The Power of Fiction: How Barbie and Children’s and Young Adult Literature Spark Important Conversations About Our World


In the past month, millions of people flocked to theaters across the country to see Greta Gerwig’s Barbie. Diverse audiences watched an iconic childhood figure come to life on the big screen, and while the vibrant scenery, star-studded cast, and moving soundtrack all contributed to an alluring cinematic experience, the movie also did not shy away from addressing some difficult topics.

Although the toy at the heart of this move is typically marketed towards a younger demographic, Gerwig’s film navigated nuanced and seemingly more “adult” subjects like feminism, gender roles, patriarchy, grief, existentialism, and even death in a way that allows younger audiences to understand these issues while still enjoying their movie-going experience. Within Barbie’s heroic story of adventure and coming-of-age, genres which are a trademark of children’s and YA lit, emerged a deeper exploration of identity, gender norms, and empowerment.

This film opened the door for further conversation about these issues and presented them in a digestible way for audiences of all ages. In fact, in the days immediately following the release of Barbie, I noticed a significant increase in social media discourse about topics like gender norms, girlhood, patriarchal institutions, and internalized misogyny. These conversations taking place on a variety of platforms reflect the power of fiction and cinema to spark introspection and dialogue among people of all ages.

In a manner similar to Barbie, children’s and young adult literature has the power to wrap tough topics in captivating characters and fascinating plot lines that young readers can immerse themselves in. By framing issues in a way that younger readers can understand, and through characters they can relate to, novels open the door for deeper conversations about the world and destigmatize the discussion of these issues.

Pine Reads Review has written extensively about books that, while targeted towards younger audiences, tackle challenging subjects in a way their audience can understand.

For instance, just as Barbie discusses issues of mental health and depression through Barbie’s journey in the mortal world, many children’s books explore topics of mental health within the adventures of certain characters. Pine Reads Review compiled a list of children’s picture books that explore and work to destigmatize mental health and which can be helpful tools to spark a deeper conversation between parents and children about these subjects. You can read the full list here!

Young adult novels have also proven to be effective outlets to talk about important social issues, targeted towards teens who are often entering a transformative period in life, allowing them to  learn more about and engage with the world around them. One of the most popular YA novels in the past decade, The Hate U Give by Angie Thomas, is a striking example. Thomas’s novel confronts police brutality, social justice movements, the power of protest, and socioeconomic barriers/disparities through the lens of Starr, the teenage protagonist. The strength of YA literature to tell real-world stories through realistic characters allows young adult audiences to relate to and reflect on key messages.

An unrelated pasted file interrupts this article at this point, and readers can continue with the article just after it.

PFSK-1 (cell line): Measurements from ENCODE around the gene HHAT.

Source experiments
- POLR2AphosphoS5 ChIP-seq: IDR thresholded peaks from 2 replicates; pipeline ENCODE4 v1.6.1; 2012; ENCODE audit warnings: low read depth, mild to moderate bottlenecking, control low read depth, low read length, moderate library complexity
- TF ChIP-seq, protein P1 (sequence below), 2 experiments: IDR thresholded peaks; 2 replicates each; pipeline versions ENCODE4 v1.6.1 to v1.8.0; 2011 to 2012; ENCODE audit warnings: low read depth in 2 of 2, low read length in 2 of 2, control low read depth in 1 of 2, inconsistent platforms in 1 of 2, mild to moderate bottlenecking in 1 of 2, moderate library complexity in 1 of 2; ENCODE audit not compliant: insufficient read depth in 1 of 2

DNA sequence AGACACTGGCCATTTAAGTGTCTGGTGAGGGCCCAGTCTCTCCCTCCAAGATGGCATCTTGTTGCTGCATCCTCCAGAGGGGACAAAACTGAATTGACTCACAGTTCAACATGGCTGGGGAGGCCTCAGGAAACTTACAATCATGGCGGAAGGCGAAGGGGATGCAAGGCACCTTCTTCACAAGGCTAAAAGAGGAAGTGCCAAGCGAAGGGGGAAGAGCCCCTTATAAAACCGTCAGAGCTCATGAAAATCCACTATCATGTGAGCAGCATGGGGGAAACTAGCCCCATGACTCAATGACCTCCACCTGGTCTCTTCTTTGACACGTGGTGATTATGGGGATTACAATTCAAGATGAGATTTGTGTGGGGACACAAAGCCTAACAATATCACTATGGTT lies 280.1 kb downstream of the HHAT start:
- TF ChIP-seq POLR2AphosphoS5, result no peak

Even worlds that don’t look exactly like our own, found in fantasy or science fiction novels, can hold a mirror to modern day social issues. Some of the most popular young adult series of the 21st century, like Harry Potter and The Hunger Games, combine intricate plots and action-packed adventures with messages about prominent social issues. 

Literature has the unique capability to help young people grapple with the issues they witness and hear about every day. Stories of all kinds can provide a thought-provoking source for young audiences to learn more about their world and also feel less alone in it.

Reading about (or watching) characters interacting with a world similar (or vastly different) to our own and undergoing experiences we can understand, teaches us empathy and understanding. While some children’s and young adult books are not as explicit in their discussion of difficult issues as Gerwig’s Barbie, they are. still important tools for starting conversations. 

Overall, Gerwig’s Barbie embodies a practice that children’s and young adult literature has been engaging in for years: navigating difficult topics through creative, engaging, and digestible narratives that spark important conversations among younger audience members who may be encountering these issues for the first time. 

Sam Parker, Pine Reads Review Writer